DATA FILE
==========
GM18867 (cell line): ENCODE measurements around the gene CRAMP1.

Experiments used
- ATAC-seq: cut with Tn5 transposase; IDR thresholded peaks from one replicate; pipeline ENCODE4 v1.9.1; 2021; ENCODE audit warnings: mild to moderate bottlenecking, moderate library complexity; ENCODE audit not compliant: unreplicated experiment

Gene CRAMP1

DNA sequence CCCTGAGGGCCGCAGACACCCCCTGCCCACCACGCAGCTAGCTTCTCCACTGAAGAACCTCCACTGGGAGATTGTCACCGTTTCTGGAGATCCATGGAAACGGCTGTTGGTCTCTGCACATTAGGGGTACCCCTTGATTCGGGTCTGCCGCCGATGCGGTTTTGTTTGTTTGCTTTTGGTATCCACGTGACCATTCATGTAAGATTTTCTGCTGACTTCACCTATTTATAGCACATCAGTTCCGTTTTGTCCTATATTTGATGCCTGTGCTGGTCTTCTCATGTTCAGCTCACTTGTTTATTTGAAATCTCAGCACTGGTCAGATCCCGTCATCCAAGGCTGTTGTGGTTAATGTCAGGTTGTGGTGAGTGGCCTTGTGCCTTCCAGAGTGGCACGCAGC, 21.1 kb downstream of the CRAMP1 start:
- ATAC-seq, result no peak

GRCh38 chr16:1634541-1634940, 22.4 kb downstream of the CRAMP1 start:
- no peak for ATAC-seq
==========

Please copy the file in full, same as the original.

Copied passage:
GM18867 (cell line): ENCODE measurements around the gene CRAMP1.

Experiments used
- ATAC-seq: cut with Tn5 transposase; IDR thresholded peaks from one replicate; pipeline ENCODE4 v1.9.1; 2021; ENCODE audit warnings: mild to moderate bottlenecking, moderate library complexity; ENCODE audit not compliant: unreplicated experiment

Gene CRAMP1

DNA sequence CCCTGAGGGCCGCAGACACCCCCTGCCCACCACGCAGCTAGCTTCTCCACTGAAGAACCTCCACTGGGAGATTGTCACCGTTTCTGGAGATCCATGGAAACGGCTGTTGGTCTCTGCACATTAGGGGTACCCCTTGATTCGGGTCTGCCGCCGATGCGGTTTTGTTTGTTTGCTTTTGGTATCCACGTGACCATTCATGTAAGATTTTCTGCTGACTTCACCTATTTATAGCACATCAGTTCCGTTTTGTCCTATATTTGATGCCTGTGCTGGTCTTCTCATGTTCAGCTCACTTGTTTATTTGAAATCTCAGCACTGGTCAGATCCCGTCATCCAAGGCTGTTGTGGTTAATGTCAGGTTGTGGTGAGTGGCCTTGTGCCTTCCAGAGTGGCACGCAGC, 21.1 kb downstream of the CRAMP1 start:
- ATAC-seq, result no peak

GRCh38 chr16:1634541-1634940, 22.4 kb downstream of the CRAMP1 start:
- no peak for ATAC-seq